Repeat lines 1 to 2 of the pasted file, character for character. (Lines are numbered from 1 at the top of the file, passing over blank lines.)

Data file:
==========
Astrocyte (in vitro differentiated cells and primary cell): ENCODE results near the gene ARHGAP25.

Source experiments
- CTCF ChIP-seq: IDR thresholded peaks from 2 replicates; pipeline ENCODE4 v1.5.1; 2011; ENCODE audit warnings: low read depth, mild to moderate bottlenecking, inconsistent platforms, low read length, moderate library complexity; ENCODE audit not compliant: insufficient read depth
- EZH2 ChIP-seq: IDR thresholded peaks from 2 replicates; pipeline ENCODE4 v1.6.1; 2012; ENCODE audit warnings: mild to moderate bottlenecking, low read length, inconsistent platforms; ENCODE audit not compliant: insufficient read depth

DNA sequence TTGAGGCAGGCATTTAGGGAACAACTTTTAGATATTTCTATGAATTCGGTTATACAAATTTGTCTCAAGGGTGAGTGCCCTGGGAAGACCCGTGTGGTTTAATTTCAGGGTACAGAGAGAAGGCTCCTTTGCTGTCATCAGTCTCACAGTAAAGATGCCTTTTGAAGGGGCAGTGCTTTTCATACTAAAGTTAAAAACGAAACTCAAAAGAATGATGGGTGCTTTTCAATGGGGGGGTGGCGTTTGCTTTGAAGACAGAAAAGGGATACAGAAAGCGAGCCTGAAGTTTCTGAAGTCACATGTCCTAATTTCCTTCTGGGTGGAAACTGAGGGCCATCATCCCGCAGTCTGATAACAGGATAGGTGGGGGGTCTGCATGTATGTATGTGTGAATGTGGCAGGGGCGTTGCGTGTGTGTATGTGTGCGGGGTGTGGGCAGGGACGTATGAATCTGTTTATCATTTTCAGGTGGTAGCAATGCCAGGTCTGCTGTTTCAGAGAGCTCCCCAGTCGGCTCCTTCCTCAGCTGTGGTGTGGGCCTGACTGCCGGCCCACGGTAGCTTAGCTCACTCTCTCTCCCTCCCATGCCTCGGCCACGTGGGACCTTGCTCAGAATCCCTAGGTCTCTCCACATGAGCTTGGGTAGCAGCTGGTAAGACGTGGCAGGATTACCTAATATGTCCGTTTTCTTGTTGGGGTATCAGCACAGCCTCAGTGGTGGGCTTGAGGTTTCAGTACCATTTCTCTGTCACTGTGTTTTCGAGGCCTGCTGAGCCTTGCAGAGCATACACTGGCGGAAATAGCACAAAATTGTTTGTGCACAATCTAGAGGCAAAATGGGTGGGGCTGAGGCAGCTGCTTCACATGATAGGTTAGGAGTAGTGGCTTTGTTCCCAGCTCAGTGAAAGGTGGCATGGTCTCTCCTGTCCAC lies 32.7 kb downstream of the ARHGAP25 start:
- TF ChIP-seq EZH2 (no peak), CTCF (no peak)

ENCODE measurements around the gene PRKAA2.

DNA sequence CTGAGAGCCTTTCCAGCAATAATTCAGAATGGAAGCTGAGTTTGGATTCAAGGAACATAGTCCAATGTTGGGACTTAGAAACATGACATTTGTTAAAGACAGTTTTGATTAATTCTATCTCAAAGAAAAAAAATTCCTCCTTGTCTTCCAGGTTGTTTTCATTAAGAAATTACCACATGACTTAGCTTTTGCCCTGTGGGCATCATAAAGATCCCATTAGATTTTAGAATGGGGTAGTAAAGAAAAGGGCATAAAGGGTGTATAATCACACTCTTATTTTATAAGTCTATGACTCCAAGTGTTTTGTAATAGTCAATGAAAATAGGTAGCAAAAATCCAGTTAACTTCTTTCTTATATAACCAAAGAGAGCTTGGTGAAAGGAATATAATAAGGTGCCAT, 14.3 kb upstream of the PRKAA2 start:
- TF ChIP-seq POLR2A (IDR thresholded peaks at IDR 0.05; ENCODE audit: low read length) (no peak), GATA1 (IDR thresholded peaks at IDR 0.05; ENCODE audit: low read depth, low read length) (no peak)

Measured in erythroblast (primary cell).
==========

Astrocyte (in vitro differentiated cells and primary cell): ENCODE results near the gene ARHGAP25.

Source experiments